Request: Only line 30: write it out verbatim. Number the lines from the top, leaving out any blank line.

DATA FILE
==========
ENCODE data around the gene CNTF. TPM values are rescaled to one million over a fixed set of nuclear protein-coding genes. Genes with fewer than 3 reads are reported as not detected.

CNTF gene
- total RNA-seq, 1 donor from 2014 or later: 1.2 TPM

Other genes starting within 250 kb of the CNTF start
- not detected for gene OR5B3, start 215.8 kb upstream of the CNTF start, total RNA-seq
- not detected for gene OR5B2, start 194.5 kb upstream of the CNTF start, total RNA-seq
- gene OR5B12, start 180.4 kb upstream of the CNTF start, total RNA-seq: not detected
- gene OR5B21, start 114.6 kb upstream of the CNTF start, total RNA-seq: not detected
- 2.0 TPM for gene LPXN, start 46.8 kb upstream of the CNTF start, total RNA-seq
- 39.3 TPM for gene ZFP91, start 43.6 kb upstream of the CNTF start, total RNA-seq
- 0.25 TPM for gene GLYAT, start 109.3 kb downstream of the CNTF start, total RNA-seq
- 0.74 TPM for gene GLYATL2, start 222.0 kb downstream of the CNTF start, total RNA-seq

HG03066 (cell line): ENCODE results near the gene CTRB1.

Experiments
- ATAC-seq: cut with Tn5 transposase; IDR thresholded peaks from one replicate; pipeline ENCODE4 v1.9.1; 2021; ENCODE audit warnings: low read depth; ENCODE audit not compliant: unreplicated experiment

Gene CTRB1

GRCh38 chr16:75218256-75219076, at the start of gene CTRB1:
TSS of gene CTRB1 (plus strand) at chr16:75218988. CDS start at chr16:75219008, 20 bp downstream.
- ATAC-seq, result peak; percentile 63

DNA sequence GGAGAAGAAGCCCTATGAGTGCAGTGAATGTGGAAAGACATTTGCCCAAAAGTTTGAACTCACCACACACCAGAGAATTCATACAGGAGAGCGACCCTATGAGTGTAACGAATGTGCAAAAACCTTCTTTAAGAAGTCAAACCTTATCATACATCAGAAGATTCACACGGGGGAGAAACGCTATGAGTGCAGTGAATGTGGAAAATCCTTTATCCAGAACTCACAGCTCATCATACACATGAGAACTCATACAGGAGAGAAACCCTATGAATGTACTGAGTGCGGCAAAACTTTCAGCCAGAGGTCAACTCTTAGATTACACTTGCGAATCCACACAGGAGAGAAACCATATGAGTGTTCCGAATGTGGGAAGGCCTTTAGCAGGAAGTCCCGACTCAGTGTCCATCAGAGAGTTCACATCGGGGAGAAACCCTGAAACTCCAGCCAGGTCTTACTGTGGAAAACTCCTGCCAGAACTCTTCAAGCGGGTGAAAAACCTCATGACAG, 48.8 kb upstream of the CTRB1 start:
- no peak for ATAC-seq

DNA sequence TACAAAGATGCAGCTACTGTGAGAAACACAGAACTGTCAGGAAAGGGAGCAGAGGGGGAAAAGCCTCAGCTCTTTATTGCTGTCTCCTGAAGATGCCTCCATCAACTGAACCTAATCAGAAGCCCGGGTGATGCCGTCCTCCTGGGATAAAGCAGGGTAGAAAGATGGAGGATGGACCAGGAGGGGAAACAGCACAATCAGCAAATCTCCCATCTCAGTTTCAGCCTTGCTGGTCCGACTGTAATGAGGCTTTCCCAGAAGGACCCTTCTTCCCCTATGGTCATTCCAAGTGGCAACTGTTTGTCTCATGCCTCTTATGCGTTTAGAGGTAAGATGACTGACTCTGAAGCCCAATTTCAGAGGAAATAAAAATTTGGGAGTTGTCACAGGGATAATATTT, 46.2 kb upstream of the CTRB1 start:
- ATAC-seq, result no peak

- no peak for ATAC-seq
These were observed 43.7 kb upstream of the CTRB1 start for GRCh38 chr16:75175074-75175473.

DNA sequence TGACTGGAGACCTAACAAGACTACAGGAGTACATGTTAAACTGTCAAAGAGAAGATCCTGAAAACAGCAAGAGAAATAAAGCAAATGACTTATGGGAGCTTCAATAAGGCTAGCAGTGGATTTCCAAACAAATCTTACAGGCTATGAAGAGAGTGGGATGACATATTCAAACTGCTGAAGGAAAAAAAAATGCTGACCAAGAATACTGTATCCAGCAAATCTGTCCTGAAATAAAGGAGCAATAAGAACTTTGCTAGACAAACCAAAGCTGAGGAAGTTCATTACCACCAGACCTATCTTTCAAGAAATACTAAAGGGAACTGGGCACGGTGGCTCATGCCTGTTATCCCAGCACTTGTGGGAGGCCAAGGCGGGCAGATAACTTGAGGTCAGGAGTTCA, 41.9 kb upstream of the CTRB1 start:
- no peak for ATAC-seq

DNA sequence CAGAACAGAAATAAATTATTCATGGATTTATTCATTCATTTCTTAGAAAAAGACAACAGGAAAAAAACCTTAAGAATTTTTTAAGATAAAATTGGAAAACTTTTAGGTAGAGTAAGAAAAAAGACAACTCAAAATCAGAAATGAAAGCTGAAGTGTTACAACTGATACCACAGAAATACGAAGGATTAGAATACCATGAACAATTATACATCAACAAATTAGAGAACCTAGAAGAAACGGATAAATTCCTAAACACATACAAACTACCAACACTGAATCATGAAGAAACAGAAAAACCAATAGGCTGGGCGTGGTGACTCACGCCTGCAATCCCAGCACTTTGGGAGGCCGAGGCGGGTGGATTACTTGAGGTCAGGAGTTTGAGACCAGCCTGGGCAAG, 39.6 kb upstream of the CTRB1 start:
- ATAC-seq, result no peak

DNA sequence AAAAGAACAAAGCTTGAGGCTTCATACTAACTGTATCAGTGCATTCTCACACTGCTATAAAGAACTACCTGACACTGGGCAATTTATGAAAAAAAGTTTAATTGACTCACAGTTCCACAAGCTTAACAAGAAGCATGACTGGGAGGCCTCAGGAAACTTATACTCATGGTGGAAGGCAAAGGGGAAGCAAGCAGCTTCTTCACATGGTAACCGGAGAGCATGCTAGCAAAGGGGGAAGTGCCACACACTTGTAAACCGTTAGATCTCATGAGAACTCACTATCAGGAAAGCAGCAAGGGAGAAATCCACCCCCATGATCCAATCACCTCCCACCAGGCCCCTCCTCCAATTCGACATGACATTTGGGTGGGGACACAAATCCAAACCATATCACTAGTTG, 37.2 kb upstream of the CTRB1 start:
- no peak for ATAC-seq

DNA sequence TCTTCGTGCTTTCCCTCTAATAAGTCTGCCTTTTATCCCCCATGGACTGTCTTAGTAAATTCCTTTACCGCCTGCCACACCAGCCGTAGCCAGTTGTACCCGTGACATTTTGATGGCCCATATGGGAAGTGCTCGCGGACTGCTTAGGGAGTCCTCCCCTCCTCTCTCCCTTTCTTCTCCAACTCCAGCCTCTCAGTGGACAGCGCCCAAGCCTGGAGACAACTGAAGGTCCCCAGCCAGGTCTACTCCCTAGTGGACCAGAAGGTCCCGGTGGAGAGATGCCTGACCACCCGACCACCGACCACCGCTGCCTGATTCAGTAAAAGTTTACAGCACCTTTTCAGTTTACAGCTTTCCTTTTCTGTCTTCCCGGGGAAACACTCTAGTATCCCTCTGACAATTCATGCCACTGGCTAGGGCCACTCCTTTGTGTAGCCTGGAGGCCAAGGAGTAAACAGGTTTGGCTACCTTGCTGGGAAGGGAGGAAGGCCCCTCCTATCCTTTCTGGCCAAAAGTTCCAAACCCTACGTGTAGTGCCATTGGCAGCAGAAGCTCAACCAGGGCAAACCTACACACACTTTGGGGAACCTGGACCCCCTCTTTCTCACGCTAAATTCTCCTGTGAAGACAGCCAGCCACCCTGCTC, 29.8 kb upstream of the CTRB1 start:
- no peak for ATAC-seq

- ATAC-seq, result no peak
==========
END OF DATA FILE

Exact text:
DNA sequence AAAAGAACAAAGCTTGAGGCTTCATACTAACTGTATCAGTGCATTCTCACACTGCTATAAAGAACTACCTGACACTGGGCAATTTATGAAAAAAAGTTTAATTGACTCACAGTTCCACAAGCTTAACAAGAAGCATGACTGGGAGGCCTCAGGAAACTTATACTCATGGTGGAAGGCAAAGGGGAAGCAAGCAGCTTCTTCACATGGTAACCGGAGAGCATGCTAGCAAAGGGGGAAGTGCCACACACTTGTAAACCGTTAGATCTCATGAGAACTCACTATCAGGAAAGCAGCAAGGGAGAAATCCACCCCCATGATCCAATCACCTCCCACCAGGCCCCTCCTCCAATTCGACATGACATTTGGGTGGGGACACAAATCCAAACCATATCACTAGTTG, 37.2 kb upstream of the CTRB1 start: